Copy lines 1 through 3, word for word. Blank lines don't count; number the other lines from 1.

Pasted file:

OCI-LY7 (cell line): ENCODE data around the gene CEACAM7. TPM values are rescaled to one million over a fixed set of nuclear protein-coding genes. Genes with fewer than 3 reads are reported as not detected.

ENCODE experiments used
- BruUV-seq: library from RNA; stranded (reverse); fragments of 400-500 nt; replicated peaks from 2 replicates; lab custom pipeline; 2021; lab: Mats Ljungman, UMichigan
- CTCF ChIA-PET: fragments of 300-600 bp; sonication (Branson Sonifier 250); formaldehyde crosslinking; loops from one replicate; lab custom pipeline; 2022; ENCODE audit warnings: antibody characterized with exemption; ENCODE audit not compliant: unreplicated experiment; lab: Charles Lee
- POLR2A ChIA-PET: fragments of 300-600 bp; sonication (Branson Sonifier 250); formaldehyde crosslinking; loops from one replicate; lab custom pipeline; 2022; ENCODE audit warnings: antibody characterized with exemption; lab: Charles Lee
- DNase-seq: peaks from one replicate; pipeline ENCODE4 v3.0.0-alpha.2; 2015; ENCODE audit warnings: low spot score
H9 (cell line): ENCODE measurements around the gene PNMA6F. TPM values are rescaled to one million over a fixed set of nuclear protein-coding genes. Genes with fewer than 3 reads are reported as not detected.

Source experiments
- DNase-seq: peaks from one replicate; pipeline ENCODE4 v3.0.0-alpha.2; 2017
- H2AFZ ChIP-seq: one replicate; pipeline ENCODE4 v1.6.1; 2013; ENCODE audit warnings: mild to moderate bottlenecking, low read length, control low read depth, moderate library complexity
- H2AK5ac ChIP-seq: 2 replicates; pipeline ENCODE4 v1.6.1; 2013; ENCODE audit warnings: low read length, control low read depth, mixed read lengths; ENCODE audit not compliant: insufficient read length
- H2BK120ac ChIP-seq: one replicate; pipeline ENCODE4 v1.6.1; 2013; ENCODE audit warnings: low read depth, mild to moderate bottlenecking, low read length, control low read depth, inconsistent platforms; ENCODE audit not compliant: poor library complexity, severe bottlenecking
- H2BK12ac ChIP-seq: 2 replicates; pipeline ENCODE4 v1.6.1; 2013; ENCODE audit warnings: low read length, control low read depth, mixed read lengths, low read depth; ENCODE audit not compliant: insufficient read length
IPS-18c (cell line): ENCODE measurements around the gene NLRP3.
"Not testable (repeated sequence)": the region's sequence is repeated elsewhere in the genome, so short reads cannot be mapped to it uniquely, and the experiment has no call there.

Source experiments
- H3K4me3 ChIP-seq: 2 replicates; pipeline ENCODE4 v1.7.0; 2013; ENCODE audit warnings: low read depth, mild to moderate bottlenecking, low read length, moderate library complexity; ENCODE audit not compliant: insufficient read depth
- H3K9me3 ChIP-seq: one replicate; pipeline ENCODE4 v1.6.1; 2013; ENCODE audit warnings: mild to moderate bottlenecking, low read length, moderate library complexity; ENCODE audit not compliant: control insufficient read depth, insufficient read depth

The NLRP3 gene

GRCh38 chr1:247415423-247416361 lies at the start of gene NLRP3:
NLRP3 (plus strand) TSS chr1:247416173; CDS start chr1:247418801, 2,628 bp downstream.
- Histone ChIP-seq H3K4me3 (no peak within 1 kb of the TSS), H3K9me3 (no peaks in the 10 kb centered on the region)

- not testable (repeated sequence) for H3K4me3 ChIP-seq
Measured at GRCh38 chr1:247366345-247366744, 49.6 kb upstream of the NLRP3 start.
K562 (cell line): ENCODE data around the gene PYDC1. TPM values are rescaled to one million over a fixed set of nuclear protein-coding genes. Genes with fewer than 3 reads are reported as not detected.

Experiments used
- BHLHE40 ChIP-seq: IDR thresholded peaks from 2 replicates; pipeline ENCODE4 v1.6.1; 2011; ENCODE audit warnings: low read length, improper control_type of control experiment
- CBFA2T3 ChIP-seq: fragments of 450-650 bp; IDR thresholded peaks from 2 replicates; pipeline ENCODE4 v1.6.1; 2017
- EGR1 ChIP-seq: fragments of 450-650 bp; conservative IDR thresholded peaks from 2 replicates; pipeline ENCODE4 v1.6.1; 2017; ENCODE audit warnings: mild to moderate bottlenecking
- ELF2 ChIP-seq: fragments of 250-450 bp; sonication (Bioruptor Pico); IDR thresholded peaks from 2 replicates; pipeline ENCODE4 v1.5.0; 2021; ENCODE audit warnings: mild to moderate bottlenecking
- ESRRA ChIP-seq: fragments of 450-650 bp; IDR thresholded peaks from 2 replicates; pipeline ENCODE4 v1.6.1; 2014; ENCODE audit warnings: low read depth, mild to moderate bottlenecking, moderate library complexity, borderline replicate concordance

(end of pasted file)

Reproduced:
OCI-LY7 (cell line): ENCODE data around the gene CEACAM7. TPM values are rescaled to one million over a fixed set of nuclear protein-coding genes. Genes with fewer than 3 reads are reported as not detected.

ENCODE experiments used
- BruUV-seq: library from RNA; stranded (reverse); fragments of 400-500 nt; replicated peaks from 2 replicates; lab custom pipeline; 2021; lab: Mats Ljungman, UMichigan